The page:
The primary need for Estate Planning is to be able to pass on or manage your assets the way you wish to after your death. Estate Planning gives you the legal power and authority to transfer and manage your assets the way you want to after your death. The benefits of Estate Planning extend beyond transferring and managing assets after your death.
Estate Planning allows you to not just provide financial security to your loved ones and beneficiaries, but also help them deal with your passing a little better—minimizing tax liabilities, preventing family feuds, reducing probate complications, etc.
Consider this Estate Planning example: Susan is 30 and a single mother of two. She works full-time and has invested in cryptocurrency. She wants to provide the best of education and comfort to her children. Say, in a few years, Susan is diagnosed with a fatal disease and passes away. In that situation, Susan’s early Estate Planning will let her support her children even after passing away. The legal documents she put together, like a Will, Will for Digital Assets, Guardianship Designation, etc. can help secure her children’s financial and guardianship situation with reduced complications.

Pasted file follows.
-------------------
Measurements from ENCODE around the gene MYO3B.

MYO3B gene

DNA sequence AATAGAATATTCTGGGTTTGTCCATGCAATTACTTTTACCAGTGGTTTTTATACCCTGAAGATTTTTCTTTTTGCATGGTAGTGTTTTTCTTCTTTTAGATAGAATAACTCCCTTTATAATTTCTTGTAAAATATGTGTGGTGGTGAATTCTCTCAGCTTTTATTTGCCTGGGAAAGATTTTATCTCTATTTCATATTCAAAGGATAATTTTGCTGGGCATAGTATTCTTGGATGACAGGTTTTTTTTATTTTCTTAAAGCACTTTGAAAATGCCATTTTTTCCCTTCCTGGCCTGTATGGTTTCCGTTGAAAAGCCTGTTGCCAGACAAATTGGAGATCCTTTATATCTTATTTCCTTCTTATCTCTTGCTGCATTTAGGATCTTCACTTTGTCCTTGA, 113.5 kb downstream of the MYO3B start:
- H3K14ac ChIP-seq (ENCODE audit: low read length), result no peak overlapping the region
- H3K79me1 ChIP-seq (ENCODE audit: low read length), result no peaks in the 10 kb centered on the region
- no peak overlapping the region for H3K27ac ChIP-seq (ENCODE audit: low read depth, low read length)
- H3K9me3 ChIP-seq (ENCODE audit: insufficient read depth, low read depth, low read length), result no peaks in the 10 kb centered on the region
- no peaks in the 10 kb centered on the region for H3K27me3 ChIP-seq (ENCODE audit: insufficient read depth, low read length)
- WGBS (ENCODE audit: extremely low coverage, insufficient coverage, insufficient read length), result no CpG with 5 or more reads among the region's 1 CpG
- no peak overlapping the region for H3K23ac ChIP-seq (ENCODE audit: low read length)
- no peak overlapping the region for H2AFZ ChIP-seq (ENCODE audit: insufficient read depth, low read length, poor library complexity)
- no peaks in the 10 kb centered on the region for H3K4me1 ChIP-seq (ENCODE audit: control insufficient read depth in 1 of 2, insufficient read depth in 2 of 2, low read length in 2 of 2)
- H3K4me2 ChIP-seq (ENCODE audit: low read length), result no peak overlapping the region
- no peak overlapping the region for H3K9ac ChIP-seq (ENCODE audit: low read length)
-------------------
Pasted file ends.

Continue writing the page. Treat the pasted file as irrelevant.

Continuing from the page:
Reasons for Estate Planning
- Increase scope beyond Wills or Trust
- Protect your beneficiaries
- Be with family even after passing away
Advantages of Estate Planning
- Helps loved ones deal with financial and legal hurdles
- Helps avoid internal family conflicts
- Helps transfer your assets to someone you want
- Minimize tax liabilities on your Estate
- Ensures trusted people execute your plan
- Reducing Probate complications
What Happens if You Don’t Have an Estate Plan?
In the absence of an Estate Plan, the court decides what happens to your Estate. It also decides who gets what percentage of your assets based on state-specific regulations . These are commonly referred to as intestacy laws.
Now that you know why Estate Planning is important, ponder upon this: do you know what will happen to your loved ones and assets if you were to pass away?
Do You Need Estate Planning?